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The Box Score: Final Iowa football statistics

BY JACOB SHEYKO | DECEMBER 02, 2014 5:00 AM

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Carl Davis said that this team is much better than the record shows. Others said Iowa earned every result this season.

Quarterback Jake Rudock said it didn’t matter what anybody thought, that Iowa is a 7-5 team, and its record speaks for itself.

And the numbers back up the claim that Iowa was, in fact, a middle-of-the-pack football team in 2014.

Rushing yards per attempt — 3.92 (10th in the Big Ten)

Iowa is viewed as a program that prides itself on being able to run the ball. That was not the case this season — at least not consistently.

Flashes of dominance occurred, of course. The Hawkeyes ran for more than 200 yards against Indiana and Northwestern and eclipsed 300 rushing yards against Illinois.

But excluding those three games, Iowa rushed for 1,144 yards in the other nine games — an average of 127.1 yards per game and 3.43 yards per carry.

Even more, just twice this year did an Iowa running back run for more than 100 yards in a game — Mark Weisman against Illinois and Akrum Wadley against Northwestern.

Turnovers created — 15 (13th in the Big Ten)

While Iowa’s defense struggled at times when teams rushed to the edge, the unit was, generally speaking, pretty strong this season.

When it mattered most, the Hawkeye defense proved it could be among the Big Ten’s best. Of Iowa’s opponent’s 32 trips to the red-zone, the Hawkeyes allowed a touchdown on only half of those trips, a rate that is second best in the league.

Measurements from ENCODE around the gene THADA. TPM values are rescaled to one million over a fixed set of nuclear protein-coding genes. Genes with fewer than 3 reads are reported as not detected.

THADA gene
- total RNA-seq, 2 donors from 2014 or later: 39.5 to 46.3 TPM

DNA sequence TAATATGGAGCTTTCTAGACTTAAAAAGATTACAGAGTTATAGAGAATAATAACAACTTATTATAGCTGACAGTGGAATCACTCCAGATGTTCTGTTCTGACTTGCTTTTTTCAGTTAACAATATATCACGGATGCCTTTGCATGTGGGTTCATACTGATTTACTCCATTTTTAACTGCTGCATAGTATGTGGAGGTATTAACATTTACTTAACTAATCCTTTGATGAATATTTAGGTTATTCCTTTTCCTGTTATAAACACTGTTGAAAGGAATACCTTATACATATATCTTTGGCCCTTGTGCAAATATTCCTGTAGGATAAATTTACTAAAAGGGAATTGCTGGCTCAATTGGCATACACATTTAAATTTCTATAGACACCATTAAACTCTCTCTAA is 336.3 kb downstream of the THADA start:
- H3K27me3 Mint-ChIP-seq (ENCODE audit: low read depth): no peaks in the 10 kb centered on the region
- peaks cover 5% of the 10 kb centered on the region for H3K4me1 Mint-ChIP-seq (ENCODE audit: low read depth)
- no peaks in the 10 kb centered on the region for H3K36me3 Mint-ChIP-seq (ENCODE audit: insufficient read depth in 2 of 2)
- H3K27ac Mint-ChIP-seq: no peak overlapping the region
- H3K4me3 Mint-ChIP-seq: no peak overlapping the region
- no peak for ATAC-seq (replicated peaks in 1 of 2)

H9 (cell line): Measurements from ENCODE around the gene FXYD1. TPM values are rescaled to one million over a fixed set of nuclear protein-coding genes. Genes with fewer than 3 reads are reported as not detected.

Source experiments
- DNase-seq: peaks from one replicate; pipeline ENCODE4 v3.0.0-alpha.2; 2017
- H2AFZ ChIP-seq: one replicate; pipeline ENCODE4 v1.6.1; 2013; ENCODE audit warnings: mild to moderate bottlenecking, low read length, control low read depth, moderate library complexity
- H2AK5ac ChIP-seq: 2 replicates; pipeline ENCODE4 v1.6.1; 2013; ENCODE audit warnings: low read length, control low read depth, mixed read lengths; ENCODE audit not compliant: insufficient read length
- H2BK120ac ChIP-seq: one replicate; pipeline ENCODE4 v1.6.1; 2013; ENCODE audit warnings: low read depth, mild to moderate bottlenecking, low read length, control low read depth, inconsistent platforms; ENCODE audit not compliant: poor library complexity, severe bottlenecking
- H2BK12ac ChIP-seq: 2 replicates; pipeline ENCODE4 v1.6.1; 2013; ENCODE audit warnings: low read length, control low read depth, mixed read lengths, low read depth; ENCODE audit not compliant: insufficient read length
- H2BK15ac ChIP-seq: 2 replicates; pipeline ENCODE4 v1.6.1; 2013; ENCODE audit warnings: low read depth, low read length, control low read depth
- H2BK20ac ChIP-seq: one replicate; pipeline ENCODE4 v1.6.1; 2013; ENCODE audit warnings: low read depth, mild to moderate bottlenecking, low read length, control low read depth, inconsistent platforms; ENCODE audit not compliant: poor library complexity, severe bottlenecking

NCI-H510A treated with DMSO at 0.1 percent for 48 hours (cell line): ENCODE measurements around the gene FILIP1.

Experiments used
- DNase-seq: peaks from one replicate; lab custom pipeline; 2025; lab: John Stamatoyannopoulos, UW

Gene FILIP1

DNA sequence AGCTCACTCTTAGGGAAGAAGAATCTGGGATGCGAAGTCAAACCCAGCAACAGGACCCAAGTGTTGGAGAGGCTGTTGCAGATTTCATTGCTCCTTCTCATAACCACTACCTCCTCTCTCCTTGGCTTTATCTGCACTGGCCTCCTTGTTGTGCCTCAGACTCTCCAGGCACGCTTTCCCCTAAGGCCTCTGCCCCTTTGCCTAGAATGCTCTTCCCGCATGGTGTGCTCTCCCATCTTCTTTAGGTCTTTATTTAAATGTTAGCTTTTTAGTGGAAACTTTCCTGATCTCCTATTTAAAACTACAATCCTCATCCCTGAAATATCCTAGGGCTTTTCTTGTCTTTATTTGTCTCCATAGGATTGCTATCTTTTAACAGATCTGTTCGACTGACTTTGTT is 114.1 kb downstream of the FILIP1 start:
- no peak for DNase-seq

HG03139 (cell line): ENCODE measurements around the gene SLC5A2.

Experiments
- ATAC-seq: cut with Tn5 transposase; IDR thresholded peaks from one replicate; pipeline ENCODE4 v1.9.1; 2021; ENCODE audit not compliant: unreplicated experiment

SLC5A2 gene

However, something Iowa didn’t do a great job of was creating turnovers. Over the course of the regular season, Iowa created just 15 turnovers — three fumble recoveries and 12 interceptions. That number is second worst in the Big Ten.

Before John Lowdermilk’s pick-6 against Nebraska, Iowa hadn’t picked a ball off since the Maryland game, on Oct. 18.

Iowa’s defense held its own against some good teams. But with all the close games the Hawkeyes were in — four of their five losses were by one possession — a turnover could’ve altered some of those outcomes.

Passing yards per game — Jake Rudock, 218.5 per game (4th in the Big Ten)

Besides head coach Kirk Ferentz and offensive coordinator Greg Davis, Rudock was perhaps the most-criticized member of the 2014 Iowa football team.

But statistically speaking, he’s among the top quarterbacks in the Big Ten.

Here’s a quick rundown of his stats: completion percentage, 62.6 (second in the Big Ten); total yards, 2,404 (fifth in the Big Ten, and he missed a game); interceptions, five (least among quarterbacks who played more than 10 games).

This doesn’t mean Rudock is a great quarterback. The knock on him is that he checks down too much, but even that aspect improved as the season progressed — his 7.1 yards per attempt ranks sixth in the Big Ten.

For all the criticism, there’s been an obvious improvement from Rudock’s sophomore season to his junior year. He’s thrown fewer interceptions, completed passes at a higher clip, and thrown for more yards.

There were even moments of brilliance, like the second half against Wisconsin and the first half against Northwestern, and even the fourth quarter against Ball State comes to mind.

Assuming he gets the nod as starting quarterback next year as well. It’s safe to assume he’ll improve again.


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